1. Fail fast: Fail fast suggests that the bigger the goal, the greater the chance of failure. Failure in this context is inevitable due to the size of the goal. Bigger goals require additional steps, many of which lay obscured out of sight. In a number of cases, these steps are revealed once the journey is undertaken. Therefore it is advisable when mastering a large goal, that mistakes are limited to early in the piece. Your aim is to gain valuable insights before persisting forward. Failing fast invites you to harness vital lessons from the experience and thus transform them into success further down the path.
  1. Failure does not equal to self-worth: This is where many people have it wrong. They associate failure of the goal to ones self-esteem. Failure is simply pointing you toward an aspect of your goal which requires attention, in order to assure success. Viewed from this perspective failure becomes a signpost pointing you in the right direction, rather than a negative event. Perhaps there needs to be more steps undertaken in order to reach your final objective. Recall Thomas Edison’s one thousand attempts to create the electric light bulb? He no doubt realised that his invention was worth pursuing and those failures were simply drawing him closer toward success.
  1. Failure is not permanent: It is edging you closer toward your desired outcome. It has the potential to become permanent if you don’t learn from the mistakes. Failure is a transitory process. It continues to make itself known until you have mastered the lessons to forge ahead. I urge you to read an inspiring book about overcoming failure called Delivering Happiness, in which Tony Hseih founder of online footwear retailer Zappos overcame frequent failures to build one of the largest online footwear business in the world. In recent times the company has been sold to Amazon for close to $1 billion dollars!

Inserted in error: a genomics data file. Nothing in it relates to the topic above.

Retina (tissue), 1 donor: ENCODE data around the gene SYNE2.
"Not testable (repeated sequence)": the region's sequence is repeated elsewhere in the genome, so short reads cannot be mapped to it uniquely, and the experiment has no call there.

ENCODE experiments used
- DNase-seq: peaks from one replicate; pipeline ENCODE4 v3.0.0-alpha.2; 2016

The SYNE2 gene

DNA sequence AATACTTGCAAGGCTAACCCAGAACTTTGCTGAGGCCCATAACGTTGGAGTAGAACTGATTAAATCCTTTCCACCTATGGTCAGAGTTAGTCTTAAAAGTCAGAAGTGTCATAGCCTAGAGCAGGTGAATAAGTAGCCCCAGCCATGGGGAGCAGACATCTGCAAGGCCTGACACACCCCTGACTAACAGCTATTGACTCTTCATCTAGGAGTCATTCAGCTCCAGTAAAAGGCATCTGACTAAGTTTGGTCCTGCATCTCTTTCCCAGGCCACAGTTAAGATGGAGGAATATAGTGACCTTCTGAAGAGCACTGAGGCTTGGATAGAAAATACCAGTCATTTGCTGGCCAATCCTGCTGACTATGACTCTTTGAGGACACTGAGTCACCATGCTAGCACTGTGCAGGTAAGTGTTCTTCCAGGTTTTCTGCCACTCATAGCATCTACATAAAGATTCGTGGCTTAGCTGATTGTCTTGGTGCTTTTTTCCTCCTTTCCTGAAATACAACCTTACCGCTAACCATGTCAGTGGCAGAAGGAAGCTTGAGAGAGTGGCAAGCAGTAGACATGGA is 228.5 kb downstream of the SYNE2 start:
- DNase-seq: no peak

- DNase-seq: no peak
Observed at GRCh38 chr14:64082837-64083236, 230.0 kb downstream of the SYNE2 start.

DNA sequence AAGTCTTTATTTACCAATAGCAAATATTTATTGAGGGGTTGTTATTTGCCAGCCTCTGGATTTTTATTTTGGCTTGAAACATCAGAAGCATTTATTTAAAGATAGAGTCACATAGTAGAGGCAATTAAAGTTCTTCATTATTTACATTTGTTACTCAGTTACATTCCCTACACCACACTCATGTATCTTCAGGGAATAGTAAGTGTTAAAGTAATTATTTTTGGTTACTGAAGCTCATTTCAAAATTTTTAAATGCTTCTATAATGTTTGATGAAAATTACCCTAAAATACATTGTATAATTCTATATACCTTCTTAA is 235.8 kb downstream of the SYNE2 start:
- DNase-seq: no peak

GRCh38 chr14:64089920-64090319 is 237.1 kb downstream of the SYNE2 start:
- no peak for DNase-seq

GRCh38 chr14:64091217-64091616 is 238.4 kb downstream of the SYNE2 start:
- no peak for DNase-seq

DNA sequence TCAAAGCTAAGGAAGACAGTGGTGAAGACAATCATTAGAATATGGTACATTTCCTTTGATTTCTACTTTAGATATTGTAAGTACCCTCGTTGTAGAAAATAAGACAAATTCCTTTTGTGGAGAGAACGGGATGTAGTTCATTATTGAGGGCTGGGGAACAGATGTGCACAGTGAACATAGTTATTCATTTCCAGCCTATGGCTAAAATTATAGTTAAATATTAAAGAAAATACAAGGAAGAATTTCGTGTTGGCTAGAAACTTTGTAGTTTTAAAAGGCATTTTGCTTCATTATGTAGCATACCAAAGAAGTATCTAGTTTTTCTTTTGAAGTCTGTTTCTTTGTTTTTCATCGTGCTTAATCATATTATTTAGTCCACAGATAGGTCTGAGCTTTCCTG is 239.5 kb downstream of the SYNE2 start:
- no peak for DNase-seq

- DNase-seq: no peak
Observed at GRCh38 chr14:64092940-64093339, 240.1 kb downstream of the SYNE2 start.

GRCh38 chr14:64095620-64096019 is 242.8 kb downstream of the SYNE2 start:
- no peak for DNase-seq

1. Feel the fear and do it anyway – Susan Jeffers book, Feel the Fear and Do It Anyway is a pertinent reminder that we walk through life carrying our fears with us. They have the potential to overwhelm us if we allow them power over us. History is marked with people who were consumed by fear yet persisted in face of it. The death of fear is imminent when we take bold action. It was Dr Orison Swett Marden, American author and founder of Success magazine who said, “Most of our obstacles would melt away if, instead of cowering before them, we should make up our minds to walk boldly through them.”
  1. Stay grounded in the present: Fear is a future phenomenon. We fear the unknown since we have an expectation of how life should unfold. When life does not develop according to plan, we suffer. Your body is always in the present moment, so it stands to reason that your mind occupy the same space in time. Don’t be consumed by future worries or concerns. Don’t waste valuable resources imagining a future which never arrives as you expect. When you love what you do fear of failure becomes an illusion, since you are no longer attached to outcomes. The future always arrives at precisely the right time when you choose to practice infinite patience. All your needs are met in the moment called NOW, so there is never a need to rush the process.